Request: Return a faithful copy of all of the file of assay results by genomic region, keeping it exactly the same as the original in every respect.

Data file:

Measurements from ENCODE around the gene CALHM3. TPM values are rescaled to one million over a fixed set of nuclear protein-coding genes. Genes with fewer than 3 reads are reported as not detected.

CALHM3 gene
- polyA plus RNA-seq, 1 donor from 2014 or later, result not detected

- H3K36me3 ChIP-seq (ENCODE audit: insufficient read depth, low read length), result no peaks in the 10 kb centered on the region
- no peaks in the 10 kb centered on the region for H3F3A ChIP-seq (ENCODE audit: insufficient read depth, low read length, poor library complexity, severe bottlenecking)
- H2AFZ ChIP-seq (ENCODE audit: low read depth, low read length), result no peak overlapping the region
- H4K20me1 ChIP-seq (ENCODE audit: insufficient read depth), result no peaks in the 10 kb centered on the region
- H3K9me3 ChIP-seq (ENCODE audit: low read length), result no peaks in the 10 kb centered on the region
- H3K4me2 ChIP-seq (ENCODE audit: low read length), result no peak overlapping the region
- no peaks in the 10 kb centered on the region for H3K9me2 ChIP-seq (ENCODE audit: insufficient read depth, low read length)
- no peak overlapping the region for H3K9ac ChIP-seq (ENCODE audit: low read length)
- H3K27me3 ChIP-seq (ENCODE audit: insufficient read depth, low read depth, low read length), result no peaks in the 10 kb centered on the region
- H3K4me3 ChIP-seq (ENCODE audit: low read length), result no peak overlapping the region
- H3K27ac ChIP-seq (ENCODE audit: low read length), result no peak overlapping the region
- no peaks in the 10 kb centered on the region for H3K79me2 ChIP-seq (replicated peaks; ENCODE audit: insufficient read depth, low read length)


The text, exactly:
Measurements from ENCODE around the gene CALHM3. TPM values are rescaled to one million over a fixed set of nuclear protein-coding genes. Genes with fewer than 3 reads are reported as not detected.

CALHM3 gene
- polyA plus RNA-seq, 1 donor from 2014 or later, result not detected

- H3K36me3 ChIP-seq (ENCODE audit: insufficient read depth, low read length), result no peaks in the 10 kb centered on the region
- no peaks in the 10 kb centered on the region for H3F3A ChIP-seq (ENCODE audit: insufficient read depth, low read length, poor library complexity, severe bottlenecking)
- H2AFZ ChIP-seq (ENCODE audit: low read depth, low read length), result no peak overlapping the region
- H4K20me1 ChIP-seq (ENCODE audit: insufficient read depth), result no peaks in the 10 kb centered on the region
- H3K9me3 ChIP-seq (ENCODE audit: low read length), result no peaks in the 10 kb centered on the region
- H3K4me2 ChIP-seq (ENCODE audit: low read length), result no peak overlapping the region
- no peaks in the 10 kb centered on the region for H3K9me2 ChIP-seq (ENCODE audit: insufficient read depth, low read length)
- no peak overlapping the region for H3K9ac ChIP-seq (ENCODE audit: low read length)
- H3K27me3 ChIP-seq (ENCODE audit: insufficient read depth, low read depth, low read length), result no peaks in the 10 kb centered on the region
- H3K4me3 ChIP-seq (ENCODE audit: low read length), result no peak overlapping the region
- H3K27ac ChIP-seq (ENCODE audit: low read length), result no peak overlapping the region
- no peaks in the 10 kb centered on the region for H3K79me2 ChIP-seq (replicated peaks; ENCODE audit: insufficient read depth, low read length)